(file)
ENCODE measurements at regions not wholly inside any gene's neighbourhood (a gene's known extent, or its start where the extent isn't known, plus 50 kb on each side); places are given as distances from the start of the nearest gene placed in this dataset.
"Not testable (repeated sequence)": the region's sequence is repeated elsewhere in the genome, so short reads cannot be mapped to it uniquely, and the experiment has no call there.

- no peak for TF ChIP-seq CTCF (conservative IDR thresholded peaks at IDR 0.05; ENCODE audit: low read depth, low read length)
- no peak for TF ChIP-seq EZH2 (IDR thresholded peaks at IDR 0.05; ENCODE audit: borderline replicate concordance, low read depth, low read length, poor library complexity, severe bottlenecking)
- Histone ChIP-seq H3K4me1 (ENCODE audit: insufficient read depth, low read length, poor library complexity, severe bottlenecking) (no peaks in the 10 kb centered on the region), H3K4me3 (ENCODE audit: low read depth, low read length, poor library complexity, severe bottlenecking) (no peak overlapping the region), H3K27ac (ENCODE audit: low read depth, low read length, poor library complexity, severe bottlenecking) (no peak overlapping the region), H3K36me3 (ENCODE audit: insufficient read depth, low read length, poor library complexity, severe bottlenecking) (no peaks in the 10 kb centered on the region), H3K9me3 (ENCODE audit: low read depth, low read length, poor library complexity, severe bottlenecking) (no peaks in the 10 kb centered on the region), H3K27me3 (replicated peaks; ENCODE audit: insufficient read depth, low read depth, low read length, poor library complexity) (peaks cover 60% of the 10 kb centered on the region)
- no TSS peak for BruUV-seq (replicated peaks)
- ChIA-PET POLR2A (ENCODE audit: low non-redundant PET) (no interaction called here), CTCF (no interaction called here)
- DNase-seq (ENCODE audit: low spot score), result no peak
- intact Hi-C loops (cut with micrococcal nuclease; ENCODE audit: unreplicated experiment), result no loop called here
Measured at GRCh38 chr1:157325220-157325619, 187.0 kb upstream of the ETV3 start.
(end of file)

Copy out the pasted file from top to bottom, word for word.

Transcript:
ENCODE measurements at regions not wholly inside any gene's neighbourhood (a gene's known extent, or its start where the extent isn't known, plus 50 kb on each side); places are given as distances from the start of the nearest gene placed in this dataset.
"Not testable (repeated sequence)": the region's sequence is repeated elsewhere in the genome, so short reads cannot be mapped to it uniquely, and the experiment has no call there.

- no peak for TF ChIP-seq CTCF (conservative IDR thresholded peaks at IDR 0.05; ENCODE audit: low read depth, low read length)
- no peak for TF ChIP-seq EZH2 (IDR thresholded peaks at IDR 0.05; ENCODE audit: borderline replicate concordance, low read depth, low read length, poor library complexity, severe bottlenecking)
- Histone ChIP-seq H3K4me1 (ENCODE audit: insufficient read depth, low read length, poor library complexity, severe bottlenecking) (no peaks in the 10 kb centered on the region), H3K4me3 (ENCODE audit: low read depth, low read length, poor library complexity, severe bottlenecking) (no peak overlapping the region), H3K27ac (ENCODE audit: low read depth, low read length, poor library complexity, severe bottlenecking) (no peak overlapping the region), H3K36me3 (ENCODE audit: insufficient read depth, low read length, poor library complexity, severe bottlenecking) (no peaks in the 10 kb centered on the region), H3K9me3 (ENCODE audit: low read depth, low read length, poor library complexity, severe bottlenecking) (no peaks in the 10 kb centered on the region), H3K27me3 (replicated peaks; ENCODE audit: insufficient read depth, low read depth, low read length, poor library complexity) (peaks cover 60% of the 10 kb centered on the region)
- no TSS peak for BruUV-seq (replicated peaks)
- ChIA-PET POLR2A (ENCODE audit: low non-redundant PET) (no interaction called here), CTCF (no interaction called here)
- DNase-seq (ENCODE audit: low spot score), result no peak
- intact Hi-C loops (cut with micrococcal nuclease; ENCODE audit: unreplicated experiment), result no loop called here
Measured at GRCh38 chr1:157325220-157325619, 187.0 kb upstream of the ETV3 start.